A Pastoral Epistle!

A Pastoral Epistle!

It is a special joy to warmly welcome Tim, Melody and Ethan Martin to Cambray, as Tim comes to join us as our new Associate Pastor. We are delighted that the mind of the gathered church sensed the will of God prompting us that Tim Martin was to be God’s choice for this role, and that they should move to Cheltenham to join our team here.

As I reflect back on the process that Cambray went through during 2013 towards this appointment, I have been caused to think again and again about the peculiar role/job/ministry that being a pastor entails. Our church family had to grapple hard with what sort of pastor was wanted and, more importantly, what we needed. Maybe like many jobs, no one can fully appreciate the many facets of life and work that are inextricably linked with faithful pastoral work unless they have exercised such ministry, so I thought I would use this month’s ‘pastoral epistle’ to welcome Tim to the new role, and to expand on some of my thinking regarding what on earth being a pastor involves!

What on earth does a pastor do?

I ask this question with serious concerns that our evangelical Christian sub-culture in the UK has lost a biblical sense of the pastoral calling. Even the name ‘pastor/pastoral’ sounds more agricultural than the business models often expected today. For many pastors working 60+ hours a week, with such wide ranging expectations placed on them, it is no surprise that many burn out and end up leaving paid ministry with a loss of gospel optimism.

For a light hearted angle at some of the tensions in this peculiar calling, let me quote a piece I came across a few years ago, entitled ‘The Perfect Pastor’:

The perfect pastor preaches for exactly 10 minutes; anymore and it’s too long, any less and obviously they haven’t prepared the sermon properly.
The perfect pastor earns £50 a week, wears good clothes, drives a good car, and donates £30 a week back to the church.
The perfect pastor is 29 years old, has 40 years experience and is married with lots of well-behaved children to boost the youth work.
The perfect pastor makes 15 house calls a day, and is always available in their office.
If your pastor does not measure up to these minimum standards, just send this letter on to 6 other churches that are also dissatisfied with their pastor…

Then bundle up your own pastor and send him/her to the church at the top of the list…

In one week you should receive the names of 1643 pastors, and one of them should be perfect for you.

PS. Have faith in this letter. One church broke the chain, and got its own pastor back in 3 months!

Seriously though, what is God’s call for someone to become a pastor and lead a local church all about? In Acts 6, when the early church was struggling to juggle the practical logistics of care for needy groups and there were frequent complaints in their community, the Apostles called for some who were full of the Spirit and wisdom’ to be set aside to ‘deacon’ (serving practical needs), thus enabling the 12 to ‘give their attention to prayer and the ministry of the Word’.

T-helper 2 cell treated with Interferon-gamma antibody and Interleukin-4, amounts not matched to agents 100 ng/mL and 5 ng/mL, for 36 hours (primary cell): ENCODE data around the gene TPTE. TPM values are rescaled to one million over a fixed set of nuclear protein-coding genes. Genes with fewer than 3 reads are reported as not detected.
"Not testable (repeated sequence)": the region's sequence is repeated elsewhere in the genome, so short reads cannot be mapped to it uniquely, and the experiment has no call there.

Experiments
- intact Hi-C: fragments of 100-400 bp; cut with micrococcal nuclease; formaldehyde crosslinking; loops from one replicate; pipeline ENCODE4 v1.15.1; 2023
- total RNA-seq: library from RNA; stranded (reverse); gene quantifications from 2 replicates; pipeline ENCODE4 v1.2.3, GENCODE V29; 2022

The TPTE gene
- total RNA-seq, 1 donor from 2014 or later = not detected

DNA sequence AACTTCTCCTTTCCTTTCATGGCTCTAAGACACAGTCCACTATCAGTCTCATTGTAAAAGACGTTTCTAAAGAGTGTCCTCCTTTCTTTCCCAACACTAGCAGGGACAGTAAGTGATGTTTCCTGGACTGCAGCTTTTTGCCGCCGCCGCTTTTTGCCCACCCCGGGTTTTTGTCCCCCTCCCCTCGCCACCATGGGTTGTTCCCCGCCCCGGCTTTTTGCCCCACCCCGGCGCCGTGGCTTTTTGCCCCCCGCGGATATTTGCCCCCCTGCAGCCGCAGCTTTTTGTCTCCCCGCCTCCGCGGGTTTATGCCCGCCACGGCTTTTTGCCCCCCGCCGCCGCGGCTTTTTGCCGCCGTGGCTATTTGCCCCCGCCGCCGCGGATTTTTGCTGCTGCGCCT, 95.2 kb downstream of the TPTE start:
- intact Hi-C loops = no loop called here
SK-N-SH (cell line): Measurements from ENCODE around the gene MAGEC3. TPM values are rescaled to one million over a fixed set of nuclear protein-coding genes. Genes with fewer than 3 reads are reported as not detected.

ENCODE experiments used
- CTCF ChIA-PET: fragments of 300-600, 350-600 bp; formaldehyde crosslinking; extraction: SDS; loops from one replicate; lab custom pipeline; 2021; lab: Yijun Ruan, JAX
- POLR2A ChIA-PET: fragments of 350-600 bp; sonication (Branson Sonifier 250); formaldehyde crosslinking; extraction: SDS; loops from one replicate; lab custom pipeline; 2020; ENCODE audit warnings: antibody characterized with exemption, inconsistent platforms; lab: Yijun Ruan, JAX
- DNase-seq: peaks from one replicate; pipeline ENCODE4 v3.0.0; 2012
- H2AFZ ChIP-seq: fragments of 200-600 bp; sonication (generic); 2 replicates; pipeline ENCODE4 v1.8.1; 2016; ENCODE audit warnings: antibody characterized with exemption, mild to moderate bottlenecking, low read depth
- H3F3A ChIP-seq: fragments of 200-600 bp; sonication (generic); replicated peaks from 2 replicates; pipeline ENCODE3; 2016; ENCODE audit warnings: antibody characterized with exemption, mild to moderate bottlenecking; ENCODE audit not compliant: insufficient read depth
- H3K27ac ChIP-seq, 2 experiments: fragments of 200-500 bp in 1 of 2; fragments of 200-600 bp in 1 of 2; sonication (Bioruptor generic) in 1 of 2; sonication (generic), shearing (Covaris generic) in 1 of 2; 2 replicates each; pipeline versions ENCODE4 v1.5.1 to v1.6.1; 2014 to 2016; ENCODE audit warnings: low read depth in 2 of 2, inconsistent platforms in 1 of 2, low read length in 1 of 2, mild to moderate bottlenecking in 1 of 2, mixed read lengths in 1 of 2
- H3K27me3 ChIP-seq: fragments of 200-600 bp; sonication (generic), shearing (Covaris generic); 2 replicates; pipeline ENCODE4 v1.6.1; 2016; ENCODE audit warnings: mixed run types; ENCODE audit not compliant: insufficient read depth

The template for some leaders called to be pastors or ‘shepherds of God’s flock’ was formulated by Jesus as the Great Shepherd (John 21) and Peter (1 Peter 5:2-4). In that sense, the call to be a pastor always starts with God taking the initiative, leaving the one called feeling incredibly weak and inadequate just like Jeremiah (1.5) and many others.

In that strange mix of felt personal weakness and need, the pastor called by God is expected to lead God’s people by FEEDING, CARING, PROTECTING, and LEADING, as the the shepherd motif suggests. Although these days it seems that leadership has become synonymous with what seems more like a Chief Executive role, with pressure on to grow the ‘business’ for God and the local church, keeping the Charity Commissioners happy.

Given the impossibility of all this in our own strength, how about a brief reminder of some New Testament emphases for the pastor’s lot – to listen to the Bible, to pray, to preach and teach, to serve, to receive more of the Holy Spirit’s anointing for ministry, discernment when called to step in to situations, praying for the sick, equipping God’s people for works of service within the body of Christ, and doing the work of an evangelist wherever possible. In all of this and more, surely being pastor and people is far more than going from one successful project or event to another or even from one sermon to the next. We walk together and follow the way of the cross, to know Christ Jesus as Lord, our Good Pastor.

Thankfully, HE IS ABLE!

Tim Welch